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In Re: Kandaswami Goundan - Court Judgment

LegalCrystal Citation
SubjectCriminal
CourtChennai
Decided On
Reported in76Ind.Cas.962; (1924)46MLJ45
AppellantIn Re: Kandaswami Goundan
Cases Referred and Rex v. Roxburgh
Excerpt:
- - in the former there was a failure to comply with the strict requirements of section 56 of the code of criminal procedure which failure made the act of the constables unauthorised, and in the latter the constable acted lawfully though not in the exercise of his duty as a police officer. i consider it unnecessary to call upon the joint magistrate to find distinctly whether this charge was proved. after all the bull was attached and the government demand was satisfied......i am unable to accept the suggestion that the offence committed by the accused in resisting the revenue inspector, who distrained property of the accused for arrears of revenue, fell short of an offence under section 353, i.p.c. for the sole reason that the warrant of distraint was addressed to the' village headman and not to the revenue inspector. the latter was supervising the work of the headman, as it was his duty to do, and he had been specially enjoined by his superior, the tahsildar, to attend to the work of distraint. the cases of queen empress v. dalip ilr (1896) a 246 and rex v. roxburgh 12 cox. cr. cases 8 are distinguishable. in the former there was a failure to comply with the strict requirements of section 56 of the code of criminal procedure which failure made the act.....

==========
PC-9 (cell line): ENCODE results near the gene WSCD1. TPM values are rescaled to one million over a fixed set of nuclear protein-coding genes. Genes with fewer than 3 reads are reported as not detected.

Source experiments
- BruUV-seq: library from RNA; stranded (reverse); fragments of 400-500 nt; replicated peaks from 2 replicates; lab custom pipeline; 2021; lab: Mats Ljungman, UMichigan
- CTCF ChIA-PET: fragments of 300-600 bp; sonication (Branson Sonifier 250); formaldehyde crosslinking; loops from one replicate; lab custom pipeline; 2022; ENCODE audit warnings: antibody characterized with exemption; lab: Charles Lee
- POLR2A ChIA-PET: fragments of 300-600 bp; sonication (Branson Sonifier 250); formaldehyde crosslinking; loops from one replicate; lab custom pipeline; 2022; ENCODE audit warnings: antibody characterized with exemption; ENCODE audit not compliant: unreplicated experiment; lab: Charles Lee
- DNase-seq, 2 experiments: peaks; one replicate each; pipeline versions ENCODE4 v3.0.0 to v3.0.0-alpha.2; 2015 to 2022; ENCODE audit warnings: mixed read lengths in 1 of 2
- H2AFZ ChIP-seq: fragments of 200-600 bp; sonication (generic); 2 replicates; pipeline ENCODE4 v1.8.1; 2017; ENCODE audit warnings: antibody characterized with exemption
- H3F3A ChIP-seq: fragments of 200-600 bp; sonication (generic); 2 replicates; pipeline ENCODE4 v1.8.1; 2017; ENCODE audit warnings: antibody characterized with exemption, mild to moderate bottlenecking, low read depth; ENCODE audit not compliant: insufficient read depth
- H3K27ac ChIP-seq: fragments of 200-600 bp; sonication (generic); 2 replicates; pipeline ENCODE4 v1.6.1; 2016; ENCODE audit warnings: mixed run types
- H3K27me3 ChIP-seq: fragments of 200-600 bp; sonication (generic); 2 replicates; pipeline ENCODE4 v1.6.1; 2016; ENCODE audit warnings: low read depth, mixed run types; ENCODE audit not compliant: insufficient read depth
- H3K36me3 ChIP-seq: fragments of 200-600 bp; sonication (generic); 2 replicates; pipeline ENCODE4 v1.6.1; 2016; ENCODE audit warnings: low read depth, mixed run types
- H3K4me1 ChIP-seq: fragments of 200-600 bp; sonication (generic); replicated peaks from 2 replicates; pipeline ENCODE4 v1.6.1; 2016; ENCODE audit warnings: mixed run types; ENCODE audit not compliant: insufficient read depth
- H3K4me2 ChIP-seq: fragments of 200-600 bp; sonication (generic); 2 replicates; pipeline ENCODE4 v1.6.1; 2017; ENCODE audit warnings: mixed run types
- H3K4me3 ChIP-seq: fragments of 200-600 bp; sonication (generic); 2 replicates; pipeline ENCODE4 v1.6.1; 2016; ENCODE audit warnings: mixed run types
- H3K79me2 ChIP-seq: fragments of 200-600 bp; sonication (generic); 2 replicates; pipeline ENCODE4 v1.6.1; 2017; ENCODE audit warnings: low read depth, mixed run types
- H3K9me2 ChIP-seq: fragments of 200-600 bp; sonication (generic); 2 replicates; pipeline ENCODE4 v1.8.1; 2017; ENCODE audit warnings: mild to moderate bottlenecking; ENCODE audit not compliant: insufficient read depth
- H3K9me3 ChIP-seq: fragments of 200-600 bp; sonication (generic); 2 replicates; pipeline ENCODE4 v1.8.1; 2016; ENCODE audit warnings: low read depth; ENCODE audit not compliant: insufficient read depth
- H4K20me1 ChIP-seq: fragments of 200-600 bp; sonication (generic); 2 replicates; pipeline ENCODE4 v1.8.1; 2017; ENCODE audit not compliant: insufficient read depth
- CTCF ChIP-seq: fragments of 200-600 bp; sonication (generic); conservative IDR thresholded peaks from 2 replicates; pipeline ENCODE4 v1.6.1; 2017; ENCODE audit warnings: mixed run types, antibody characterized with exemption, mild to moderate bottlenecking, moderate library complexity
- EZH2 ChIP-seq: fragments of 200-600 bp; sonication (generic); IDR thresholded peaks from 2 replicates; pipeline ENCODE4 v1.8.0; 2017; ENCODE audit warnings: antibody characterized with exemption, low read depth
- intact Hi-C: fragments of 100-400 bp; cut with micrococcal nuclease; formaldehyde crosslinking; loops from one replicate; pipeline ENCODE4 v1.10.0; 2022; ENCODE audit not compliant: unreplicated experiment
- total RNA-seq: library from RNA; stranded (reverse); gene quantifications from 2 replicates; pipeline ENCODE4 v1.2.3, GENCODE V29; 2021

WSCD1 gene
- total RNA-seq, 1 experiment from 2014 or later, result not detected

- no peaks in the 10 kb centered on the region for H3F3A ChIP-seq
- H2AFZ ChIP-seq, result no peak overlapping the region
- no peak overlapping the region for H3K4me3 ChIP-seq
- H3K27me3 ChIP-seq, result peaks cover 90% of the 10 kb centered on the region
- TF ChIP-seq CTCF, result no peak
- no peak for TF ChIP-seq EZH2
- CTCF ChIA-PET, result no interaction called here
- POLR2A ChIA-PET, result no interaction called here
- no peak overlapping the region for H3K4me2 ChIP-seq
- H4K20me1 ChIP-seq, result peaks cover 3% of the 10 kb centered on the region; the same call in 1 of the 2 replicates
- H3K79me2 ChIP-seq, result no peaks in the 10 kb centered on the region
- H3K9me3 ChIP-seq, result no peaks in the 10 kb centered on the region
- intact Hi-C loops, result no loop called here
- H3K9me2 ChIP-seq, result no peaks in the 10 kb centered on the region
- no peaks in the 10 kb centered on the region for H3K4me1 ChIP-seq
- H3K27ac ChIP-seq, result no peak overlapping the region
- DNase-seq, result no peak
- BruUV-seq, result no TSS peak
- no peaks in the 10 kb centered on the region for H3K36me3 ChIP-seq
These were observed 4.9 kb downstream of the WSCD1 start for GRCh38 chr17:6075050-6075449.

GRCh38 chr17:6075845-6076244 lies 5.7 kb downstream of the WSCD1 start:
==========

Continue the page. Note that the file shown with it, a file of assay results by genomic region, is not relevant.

Judgment:
ORDER

Spencer, J.

1. I am unable to accept the suggestion that the offence committed by the accused in resisting the Revenue Inspector, who distrained property of the accused for arrears of revenue, fell short of an offence under Section 353, I.P.C. for the sole reason that the warrant of distraint was addressed to the' village headman and not to the Revenue Inspector. The latter was supervising the work of the headman, as it was his duty to do, and he had been specially enjoined by his superior, the Tahsildar, to attend to the work of distraint. The cases of Queen Empress v. Dalip ILR (1896) A 246 and Rex v. Roxburgh 12 Cox. Cr. Cases 8 are distinguishable. In the former there was a failure to comply with the strict requirements of Section 56 of the Code of Criminal Procedure which failure made the act of the constables unauthorised, and in the latter the constable acted lawfully though not in the exercise of his duty as a police officer.

2. The conviction, therefore, is legal under Section 353, I.P.C. and in respect of the charge of insult (Section 504, I.P.C.) which was added at the trial, there is evidence to support it and no rebutting evidence.

3. P. W. 4 does not speak to the insult and P. W. 5 does not say what words were used though he says that the accused uttered defamatory language. Ex. A, a statement taken at the time, also corroborates it. I consider it unnecessary to call upon the joint Magistrate to find distinctly whether this charge was proved.

4. As regards sentence, the accused was awarded two sentences, one of three months and one of two months rigorous imprisonment to run concurrently.

5. He has already undergone 28 days imprisonment and I consider that he has had a sufficient lesson for losing his self control and daringly resisting the officers of Government. After all the bull was attached and the Government demand was satisfied. No one was physically injured. The affair assumed a serious importance because the Revenue Inspector was flouted and the authority of the Revenue Authorities to collect the arrears of revenue was set at naught.

6. I reduce the sentence to the amount of imprisonment already undergone and direct that the accused be released from his bond.


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